21 day water fast: day 1

And so the journey begins.  In a way, it began last night with the end of dinner, the end of eating.  A strange feeling: the idea of three weeks without food.  It seems like such a long time that I can’t really grasp what it means, how it feels, and how I’ll feel.  I don’t worry about not eating – it’s more that the idea of a 21-day water fast draws a complete blank in my mind.  A blank so expansive and huge that the concept of time itself becomes lost in it.

What’ll I do for those three weeks, alone, in complete solitude in the country?

Not eat.

Well that’s obvious.  But what am I actually going to do?  21 days is a long time.

Maybe that’s the part of the problem.  By trying to find things to do, a part of me is attempting to justify dropping out of everyday life for three weeks.  Otherwise, how irresponsible – especially when you have work and a family!  Surely I should be doing something productive instead!  You can hardly call fasting ‘productive!’

What I’d really like to do, though, is to try and just be as much as possible.

I didn’t make a good start of it, though.  After arriving here, I spent the next 7-8 hours putting together a new sofa-bed and then constructing some shelves.  Well, it had to be done.  After dragging in the boxes from the car, I spent nearly three hours assembling it.  A feeling of pressure ended up building in my head – perhaps from too much bending over to screw things together, along with not eating and some crazy weather fronts.  Afterwards, I went outside to sit in the garden.  As the pressure subsided, as I sat there doing nothing, I found myself returning to the same thought again – the same thought which has dominated the day, ever since saying goodbye to the kids at school and then to Réka.

I don’t feel worthy to leave life and the responsibilities of family to come here ‘on holiday’ for three weeks.

I know it’s not a holiday, but something in me doesn’t feel comfortable about it.  After the constant go-go-go of driving here and then immediately building the sofa-bed, the first feeling I experienced was something closest to melancholy, as I walked out into the garden – that of being alone.  Something existential?  Hard to say, but the feeling was familiar, similar to when I was younger – when the feeling of isolation and Weltschmerz frequently haunted me.  I sat down and it took a while for me to relax.  Then, slowly, I dropped into just watching the clouds, the greenery, hearing the sounds around me.  And then the thought returned: that I don’t deserve to be here.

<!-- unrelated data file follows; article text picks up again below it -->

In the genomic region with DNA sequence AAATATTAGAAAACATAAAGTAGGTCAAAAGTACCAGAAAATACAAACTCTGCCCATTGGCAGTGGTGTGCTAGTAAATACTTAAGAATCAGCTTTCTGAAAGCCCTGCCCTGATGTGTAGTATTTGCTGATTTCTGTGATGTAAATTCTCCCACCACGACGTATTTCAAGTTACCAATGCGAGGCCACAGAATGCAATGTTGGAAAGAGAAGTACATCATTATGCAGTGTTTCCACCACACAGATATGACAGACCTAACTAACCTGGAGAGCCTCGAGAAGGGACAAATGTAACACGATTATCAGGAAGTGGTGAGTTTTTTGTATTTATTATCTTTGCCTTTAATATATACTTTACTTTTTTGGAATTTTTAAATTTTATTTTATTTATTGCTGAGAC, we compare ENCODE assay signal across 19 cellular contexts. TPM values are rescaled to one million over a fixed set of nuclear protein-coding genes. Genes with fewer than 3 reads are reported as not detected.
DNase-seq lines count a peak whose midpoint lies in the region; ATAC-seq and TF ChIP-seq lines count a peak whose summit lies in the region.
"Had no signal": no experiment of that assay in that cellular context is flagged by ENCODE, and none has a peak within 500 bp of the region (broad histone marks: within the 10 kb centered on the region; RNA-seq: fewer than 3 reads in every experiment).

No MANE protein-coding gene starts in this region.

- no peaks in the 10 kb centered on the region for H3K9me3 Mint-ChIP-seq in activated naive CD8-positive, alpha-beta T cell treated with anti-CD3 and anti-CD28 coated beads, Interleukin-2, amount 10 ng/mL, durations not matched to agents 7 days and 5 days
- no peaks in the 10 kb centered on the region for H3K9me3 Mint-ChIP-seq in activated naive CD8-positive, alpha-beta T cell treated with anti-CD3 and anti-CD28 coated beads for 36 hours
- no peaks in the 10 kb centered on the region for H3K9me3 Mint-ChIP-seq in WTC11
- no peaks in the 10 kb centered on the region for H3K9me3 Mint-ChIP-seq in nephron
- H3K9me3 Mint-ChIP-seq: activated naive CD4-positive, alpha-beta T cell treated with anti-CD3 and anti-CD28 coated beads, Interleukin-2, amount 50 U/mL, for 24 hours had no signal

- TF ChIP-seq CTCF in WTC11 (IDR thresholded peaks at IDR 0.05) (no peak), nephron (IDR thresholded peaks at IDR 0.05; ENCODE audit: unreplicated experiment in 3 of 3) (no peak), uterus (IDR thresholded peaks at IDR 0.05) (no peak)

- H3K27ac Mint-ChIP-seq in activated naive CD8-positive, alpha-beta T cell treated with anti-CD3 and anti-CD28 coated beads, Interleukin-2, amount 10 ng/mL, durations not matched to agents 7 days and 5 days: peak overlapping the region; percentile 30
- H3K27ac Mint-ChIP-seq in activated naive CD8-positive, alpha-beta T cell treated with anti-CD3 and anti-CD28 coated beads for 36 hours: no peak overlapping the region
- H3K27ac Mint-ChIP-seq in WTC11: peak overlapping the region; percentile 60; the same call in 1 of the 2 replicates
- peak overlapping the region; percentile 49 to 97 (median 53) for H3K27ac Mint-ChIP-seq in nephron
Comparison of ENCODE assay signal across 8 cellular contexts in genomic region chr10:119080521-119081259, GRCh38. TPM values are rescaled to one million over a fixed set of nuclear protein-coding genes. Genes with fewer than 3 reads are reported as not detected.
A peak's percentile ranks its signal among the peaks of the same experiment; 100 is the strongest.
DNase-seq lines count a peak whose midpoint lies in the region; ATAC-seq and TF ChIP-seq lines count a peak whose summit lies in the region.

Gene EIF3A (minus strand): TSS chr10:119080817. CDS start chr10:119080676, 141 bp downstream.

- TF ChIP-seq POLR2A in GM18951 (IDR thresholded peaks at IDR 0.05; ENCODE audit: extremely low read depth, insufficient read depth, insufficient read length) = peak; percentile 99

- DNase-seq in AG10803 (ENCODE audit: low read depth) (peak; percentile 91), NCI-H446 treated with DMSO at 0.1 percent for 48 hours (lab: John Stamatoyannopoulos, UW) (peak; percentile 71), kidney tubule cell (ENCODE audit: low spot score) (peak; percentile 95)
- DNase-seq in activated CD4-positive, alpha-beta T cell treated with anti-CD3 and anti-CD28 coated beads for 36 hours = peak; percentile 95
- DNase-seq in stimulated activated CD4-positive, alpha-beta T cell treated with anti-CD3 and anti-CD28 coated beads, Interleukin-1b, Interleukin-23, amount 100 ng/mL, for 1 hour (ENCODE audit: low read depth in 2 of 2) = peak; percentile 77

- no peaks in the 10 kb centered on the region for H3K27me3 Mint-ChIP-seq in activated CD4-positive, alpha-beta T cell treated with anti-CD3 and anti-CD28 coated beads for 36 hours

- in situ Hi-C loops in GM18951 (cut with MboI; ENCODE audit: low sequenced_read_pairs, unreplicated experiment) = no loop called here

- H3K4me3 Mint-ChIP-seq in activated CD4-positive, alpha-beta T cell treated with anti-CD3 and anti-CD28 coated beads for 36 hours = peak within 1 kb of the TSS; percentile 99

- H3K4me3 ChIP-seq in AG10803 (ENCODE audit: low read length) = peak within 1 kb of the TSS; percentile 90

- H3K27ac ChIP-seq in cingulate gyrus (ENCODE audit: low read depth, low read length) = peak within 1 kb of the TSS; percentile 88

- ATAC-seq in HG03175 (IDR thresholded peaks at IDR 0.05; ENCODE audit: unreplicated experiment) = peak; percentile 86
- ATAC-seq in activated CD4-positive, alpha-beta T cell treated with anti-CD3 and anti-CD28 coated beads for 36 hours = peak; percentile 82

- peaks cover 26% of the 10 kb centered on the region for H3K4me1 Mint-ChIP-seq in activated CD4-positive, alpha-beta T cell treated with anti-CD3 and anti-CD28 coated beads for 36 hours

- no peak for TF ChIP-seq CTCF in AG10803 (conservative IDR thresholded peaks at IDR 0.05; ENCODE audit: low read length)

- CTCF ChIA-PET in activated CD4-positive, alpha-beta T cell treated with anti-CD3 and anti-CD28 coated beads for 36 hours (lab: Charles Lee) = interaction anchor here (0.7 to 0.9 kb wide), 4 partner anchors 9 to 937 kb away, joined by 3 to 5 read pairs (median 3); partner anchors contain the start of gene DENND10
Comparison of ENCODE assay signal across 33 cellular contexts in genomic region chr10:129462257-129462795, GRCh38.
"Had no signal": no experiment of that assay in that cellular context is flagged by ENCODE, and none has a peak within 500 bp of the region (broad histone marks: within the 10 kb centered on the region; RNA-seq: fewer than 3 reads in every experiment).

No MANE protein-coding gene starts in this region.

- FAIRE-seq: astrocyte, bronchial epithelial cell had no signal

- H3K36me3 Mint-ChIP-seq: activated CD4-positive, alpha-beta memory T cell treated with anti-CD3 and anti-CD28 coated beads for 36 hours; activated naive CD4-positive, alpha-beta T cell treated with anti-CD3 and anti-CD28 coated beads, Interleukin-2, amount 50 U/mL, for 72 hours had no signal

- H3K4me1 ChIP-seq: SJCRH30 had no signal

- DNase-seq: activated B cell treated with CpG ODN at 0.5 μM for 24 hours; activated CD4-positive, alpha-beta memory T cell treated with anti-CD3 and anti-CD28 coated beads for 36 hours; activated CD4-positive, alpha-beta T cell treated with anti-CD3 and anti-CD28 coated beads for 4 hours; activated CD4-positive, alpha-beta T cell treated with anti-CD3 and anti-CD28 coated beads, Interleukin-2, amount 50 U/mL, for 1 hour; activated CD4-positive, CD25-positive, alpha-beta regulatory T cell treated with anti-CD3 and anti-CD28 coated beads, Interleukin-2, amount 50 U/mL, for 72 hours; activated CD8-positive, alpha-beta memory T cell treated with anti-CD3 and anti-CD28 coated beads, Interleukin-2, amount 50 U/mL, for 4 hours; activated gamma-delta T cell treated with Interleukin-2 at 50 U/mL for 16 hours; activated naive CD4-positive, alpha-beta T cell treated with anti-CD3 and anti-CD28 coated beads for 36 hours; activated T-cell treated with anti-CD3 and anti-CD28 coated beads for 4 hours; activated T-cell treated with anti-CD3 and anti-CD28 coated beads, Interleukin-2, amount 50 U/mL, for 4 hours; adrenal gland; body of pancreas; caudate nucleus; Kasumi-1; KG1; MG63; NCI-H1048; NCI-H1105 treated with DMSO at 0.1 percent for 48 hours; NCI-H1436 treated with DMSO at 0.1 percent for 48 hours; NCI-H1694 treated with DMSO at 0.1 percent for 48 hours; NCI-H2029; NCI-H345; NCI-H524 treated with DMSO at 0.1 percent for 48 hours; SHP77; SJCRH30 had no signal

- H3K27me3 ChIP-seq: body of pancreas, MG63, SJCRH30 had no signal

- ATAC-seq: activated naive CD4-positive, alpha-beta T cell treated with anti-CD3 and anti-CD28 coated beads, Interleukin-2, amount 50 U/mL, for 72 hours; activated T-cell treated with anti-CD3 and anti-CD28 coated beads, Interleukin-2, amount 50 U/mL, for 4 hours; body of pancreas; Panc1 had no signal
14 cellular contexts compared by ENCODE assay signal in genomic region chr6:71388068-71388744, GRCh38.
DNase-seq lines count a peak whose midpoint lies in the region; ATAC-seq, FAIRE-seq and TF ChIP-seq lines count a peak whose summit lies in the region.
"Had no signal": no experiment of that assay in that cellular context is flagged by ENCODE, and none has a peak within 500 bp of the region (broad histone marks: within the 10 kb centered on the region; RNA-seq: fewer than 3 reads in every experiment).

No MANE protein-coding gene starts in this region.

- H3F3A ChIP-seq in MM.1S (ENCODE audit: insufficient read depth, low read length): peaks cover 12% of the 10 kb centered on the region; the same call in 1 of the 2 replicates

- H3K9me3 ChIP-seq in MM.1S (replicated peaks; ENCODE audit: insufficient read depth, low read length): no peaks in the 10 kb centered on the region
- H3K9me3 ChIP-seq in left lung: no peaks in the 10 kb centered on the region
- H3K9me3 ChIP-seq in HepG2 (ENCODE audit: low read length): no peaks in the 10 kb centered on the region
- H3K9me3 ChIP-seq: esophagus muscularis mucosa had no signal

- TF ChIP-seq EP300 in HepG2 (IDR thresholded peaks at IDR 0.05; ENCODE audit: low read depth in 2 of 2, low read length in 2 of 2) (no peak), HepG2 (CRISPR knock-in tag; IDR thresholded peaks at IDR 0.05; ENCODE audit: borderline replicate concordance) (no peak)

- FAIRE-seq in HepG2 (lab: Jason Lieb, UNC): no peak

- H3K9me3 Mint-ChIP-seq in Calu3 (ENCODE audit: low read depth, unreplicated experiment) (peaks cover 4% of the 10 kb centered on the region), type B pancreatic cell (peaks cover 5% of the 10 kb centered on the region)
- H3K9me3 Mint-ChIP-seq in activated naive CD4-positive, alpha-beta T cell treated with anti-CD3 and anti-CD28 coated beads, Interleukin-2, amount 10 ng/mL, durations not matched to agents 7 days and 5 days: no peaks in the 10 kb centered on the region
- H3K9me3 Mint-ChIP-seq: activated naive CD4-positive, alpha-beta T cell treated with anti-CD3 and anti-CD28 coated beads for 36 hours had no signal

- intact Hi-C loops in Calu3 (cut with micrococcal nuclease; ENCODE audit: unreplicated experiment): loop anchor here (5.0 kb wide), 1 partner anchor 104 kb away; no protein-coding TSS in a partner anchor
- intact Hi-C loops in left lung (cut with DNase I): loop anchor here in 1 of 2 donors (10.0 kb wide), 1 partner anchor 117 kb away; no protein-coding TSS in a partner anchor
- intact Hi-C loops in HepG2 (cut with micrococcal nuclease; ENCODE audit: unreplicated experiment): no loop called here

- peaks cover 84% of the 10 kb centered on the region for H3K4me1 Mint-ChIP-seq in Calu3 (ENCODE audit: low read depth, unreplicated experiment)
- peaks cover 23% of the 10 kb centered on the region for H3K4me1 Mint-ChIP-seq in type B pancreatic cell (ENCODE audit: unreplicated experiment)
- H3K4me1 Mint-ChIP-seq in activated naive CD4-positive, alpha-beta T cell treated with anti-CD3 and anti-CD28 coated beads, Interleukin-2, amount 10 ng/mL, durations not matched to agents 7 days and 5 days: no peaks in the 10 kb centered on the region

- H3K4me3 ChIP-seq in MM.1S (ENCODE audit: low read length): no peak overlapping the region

On all my previous fasts, I’ve done it at home without shirking any responsibilities or taking time off.  I’ve even cooked for the kids as usual.  Perhaps that was my way of justifying each fast.  But now I’m on retreat.  I’ve stepped out of everyday life.

No matter how you look at it, a 21-day water fast is definitely not everyday life.

I’m glad that Réka kicked me out of the house and forced me to leave.  I know she supports me, so what’s the problem?  It must be in myself.  I begin to suspect that all the odd jobs I’ve brought with me here are likewise veiled attempts to justify my fast here.

It started to rain, and so I went inside to build the shelves.  It wasn’t on the original battle plan for today, but while I was sitting outside I realised that the only way for me to begin to be into this fast is first to get done what needs to be done.  Sofa-bed and shelves are essential.  I need a place to sleep, and I need the shelves in order to rearrange the house so there’s actually room on the floor.  All the other jobs around the house while I’m here can wait.  Rather than doing the shelves tomorrow and thus preventing myself from being again, I decided it would be better to have a killer day today and get it all done now.

The pressure began to build in my head again.  Nevertheless, shelves done, mission accomplished.

It’s late now.  Time to switch off now, literally and figuratively.

Physically fine, just a few stomach rumbles from time to time.  It didn’t provoke sweet visions of food.  I’ve done too many fasts for that to happen any more.  It’s just something physical going on inside my body.

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